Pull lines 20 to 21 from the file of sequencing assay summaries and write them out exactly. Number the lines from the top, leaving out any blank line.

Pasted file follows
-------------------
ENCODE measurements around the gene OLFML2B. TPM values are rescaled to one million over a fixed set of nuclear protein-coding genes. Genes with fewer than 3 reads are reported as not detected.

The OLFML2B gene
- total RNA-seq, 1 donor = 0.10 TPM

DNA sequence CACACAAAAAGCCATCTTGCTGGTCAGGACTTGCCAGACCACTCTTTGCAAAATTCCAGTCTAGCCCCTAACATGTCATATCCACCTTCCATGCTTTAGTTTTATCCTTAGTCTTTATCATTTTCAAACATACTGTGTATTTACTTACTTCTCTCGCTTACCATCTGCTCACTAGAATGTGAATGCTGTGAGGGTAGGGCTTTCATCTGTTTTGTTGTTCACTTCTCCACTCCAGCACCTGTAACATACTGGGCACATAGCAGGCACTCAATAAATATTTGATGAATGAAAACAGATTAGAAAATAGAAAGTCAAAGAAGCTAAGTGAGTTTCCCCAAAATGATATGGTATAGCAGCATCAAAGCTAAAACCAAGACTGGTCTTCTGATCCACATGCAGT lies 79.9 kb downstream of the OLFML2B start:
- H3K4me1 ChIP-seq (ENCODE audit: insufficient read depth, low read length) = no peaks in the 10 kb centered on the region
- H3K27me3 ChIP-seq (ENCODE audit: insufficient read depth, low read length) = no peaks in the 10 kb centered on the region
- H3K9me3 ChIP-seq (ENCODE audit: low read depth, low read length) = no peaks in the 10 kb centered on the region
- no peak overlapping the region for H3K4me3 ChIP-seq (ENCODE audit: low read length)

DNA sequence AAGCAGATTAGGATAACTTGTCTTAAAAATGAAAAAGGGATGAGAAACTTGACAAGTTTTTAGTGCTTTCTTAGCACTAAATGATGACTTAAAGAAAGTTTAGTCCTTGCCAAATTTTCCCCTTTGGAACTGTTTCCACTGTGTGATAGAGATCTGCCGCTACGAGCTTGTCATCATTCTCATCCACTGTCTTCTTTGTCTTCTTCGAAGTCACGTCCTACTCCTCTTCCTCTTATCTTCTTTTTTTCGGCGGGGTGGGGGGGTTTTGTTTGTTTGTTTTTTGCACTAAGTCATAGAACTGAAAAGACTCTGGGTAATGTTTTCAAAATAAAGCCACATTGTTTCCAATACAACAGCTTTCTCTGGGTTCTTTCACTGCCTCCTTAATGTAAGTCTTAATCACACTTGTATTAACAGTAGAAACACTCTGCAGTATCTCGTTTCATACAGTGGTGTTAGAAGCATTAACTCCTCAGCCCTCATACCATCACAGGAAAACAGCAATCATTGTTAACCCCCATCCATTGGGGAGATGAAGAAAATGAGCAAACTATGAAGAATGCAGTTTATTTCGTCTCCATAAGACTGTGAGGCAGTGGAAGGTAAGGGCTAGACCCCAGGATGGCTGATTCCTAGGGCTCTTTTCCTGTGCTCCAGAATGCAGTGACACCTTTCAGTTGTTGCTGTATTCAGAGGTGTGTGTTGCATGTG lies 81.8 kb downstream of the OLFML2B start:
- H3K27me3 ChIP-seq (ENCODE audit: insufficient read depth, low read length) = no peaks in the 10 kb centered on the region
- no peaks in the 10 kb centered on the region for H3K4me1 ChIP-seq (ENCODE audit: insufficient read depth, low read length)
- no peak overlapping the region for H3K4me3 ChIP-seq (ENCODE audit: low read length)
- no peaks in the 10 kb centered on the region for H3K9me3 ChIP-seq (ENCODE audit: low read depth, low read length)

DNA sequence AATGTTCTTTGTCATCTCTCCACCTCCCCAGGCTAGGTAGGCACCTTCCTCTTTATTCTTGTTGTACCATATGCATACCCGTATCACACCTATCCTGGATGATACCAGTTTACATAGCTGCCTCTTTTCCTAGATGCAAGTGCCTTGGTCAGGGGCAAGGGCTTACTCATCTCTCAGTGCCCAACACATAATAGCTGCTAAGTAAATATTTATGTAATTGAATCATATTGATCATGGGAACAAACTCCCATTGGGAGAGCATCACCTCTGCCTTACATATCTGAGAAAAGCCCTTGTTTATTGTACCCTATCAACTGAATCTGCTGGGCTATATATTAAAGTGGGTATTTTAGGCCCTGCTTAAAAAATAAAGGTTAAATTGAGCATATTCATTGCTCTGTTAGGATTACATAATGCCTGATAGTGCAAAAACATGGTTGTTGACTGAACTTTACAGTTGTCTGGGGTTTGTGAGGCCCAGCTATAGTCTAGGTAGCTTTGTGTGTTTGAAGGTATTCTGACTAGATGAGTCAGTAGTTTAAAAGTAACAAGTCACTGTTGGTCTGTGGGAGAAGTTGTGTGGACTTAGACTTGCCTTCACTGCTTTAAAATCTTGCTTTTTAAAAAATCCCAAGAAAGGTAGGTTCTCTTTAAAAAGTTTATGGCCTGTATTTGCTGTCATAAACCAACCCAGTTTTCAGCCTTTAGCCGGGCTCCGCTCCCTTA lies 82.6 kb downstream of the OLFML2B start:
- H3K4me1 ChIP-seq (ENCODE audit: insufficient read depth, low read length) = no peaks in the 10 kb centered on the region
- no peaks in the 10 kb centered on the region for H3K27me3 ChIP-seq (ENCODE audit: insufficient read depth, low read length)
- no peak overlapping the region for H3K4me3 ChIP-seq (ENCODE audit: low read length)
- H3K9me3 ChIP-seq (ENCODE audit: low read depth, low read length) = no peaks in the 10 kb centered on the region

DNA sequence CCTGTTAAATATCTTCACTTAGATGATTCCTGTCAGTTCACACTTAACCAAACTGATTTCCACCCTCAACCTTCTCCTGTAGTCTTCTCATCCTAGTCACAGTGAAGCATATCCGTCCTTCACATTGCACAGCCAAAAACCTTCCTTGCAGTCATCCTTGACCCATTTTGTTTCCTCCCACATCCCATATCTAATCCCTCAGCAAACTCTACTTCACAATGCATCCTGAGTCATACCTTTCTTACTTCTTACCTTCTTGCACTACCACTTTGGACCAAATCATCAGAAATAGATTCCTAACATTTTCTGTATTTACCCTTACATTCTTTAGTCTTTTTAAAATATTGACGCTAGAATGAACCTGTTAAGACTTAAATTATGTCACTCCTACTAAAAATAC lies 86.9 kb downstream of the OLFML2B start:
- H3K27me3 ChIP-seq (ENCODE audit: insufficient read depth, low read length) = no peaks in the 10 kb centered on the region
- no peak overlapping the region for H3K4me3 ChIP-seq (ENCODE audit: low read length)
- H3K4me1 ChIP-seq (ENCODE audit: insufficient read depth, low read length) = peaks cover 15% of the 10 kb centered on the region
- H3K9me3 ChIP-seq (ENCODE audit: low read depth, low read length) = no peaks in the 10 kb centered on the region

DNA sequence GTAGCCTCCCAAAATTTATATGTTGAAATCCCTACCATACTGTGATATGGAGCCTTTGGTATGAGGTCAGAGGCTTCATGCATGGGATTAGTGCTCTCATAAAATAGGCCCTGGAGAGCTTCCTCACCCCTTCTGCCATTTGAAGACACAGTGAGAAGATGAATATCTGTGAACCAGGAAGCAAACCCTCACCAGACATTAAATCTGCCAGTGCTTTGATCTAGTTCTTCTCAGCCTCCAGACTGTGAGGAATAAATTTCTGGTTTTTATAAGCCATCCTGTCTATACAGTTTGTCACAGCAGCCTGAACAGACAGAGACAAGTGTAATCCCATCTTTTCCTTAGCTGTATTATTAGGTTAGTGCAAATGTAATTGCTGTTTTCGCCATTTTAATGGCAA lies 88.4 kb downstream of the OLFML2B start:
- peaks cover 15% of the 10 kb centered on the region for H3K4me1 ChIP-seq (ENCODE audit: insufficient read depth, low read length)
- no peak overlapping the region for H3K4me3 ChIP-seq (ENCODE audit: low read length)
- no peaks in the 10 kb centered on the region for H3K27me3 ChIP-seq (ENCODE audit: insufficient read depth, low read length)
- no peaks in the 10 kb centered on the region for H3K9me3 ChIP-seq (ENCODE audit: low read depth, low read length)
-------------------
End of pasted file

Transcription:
- H3K27me3 ChIP-seq (ENCODE audit: insufficient read depth, low read length) = no peaks in the 10 kb centered on the region
- no peak overlapping the region for H3K4me3 ChIP-seq (ENCODE audit: low read length)